The art of black and white photography is one that has stayed with us for centuries. When we think photography the first few images that go through our minds are those in black and white created by the masters of photography. While color is fun and has so much more to offer but I feel like the magic of capturing the essence of what we see is in the black and whites. It offers depth, mystery, magic and a story so deep that we are always drawn to the world of black and whites.
The quote above could not be more true – it is the essence of black and white photography especially when doing portraiture. But honestly, when all else fails I always fall on converting my images to black and white because it’s timeless. In this post I will cover a few ways to make your black and white images amazing, from what to shoot to how to edit. Always remember even when shooting black and white focus on the light. because lighting is key. Let’s get started:
Always shoot in RAW.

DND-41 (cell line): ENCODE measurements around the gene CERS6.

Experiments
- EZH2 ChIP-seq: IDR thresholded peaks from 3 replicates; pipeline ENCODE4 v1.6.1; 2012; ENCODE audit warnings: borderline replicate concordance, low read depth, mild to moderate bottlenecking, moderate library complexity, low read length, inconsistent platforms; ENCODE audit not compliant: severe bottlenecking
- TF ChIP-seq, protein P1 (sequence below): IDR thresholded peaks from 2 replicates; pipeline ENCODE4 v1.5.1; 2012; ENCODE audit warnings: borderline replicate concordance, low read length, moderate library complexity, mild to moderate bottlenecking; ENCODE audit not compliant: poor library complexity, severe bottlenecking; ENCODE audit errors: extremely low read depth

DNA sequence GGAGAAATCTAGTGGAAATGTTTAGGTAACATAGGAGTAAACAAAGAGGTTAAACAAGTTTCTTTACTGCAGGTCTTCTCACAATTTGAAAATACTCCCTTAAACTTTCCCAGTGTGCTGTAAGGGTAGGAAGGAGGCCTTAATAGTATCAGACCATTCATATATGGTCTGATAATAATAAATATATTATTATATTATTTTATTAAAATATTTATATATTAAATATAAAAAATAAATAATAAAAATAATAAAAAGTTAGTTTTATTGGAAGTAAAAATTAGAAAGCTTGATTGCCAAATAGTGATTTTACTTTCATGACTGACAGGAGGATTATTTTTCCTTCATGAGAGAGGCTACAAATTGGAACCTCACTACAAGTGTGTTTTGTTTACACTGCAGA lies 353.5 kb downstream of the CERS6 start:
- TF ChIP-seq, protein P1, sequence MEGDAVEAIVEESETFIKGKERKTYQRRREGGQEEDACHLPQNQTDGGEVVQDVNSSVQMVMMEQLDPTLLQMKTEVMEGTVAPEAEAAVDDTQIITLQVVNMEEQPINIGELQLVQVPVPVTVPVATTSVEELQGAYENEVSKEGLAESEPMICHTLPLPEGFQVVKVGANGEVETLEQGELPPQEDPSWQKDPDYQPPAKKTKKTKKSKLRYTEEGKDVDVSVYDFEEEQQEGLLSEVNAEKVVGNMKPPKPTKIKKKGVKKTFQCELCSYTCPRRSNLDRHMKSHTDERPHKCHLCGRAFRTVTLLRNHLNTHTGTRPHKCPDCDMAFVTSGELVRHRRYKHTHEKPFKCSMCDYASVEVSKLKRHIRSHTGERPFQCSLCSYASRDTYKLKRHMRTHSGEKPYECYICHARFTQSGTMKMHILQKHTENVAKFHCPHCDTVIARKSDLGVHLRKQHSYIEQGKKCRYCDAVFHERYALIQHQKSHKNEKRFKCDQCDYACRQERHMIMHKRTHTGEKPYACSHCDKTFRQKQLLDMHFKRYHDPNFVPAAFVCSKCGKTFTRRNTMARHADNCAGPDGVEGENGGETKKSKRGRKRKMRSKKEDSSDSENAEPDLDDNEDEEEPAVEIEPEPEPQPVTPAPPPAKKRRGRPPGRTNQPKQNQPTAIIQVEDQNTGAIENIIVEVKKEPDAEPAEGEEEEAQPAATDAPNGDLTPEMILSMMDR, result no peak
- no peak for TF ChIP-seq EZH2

Use a small aperture as much as you can to eliminate highlights.
Always use a low ISO as low as you can go.
The rule of thirds is a great way to compose black and white images.
If you know histograms – do not shoot to the right.
Aim to underexpose when shooting in bright day light.
ALWAYS monitor the light – despite black and white needing to be dramatic LIGHT is what makes the magic.
Shadows are one of the best ways to create depth in your image, and if it’s black and white it adds mystery to your shot and tell a story that grasps the attention of the viewer.
When shooting indoors you can cast a shadow on to a wall or sheet by throwing light from behind your subject. I would recommend a fast shutter and a smaller aperture to get more contrast in the image which when edited contains more black then grays. With a wider aperture you can create a balanced grey scale with hints of black to add a level of interest.
When in doubt shoot textures! I say this because I absolutely love looking at images that I can’t immediately decipher. Textures look much more deeper and abstract once shot in black and white.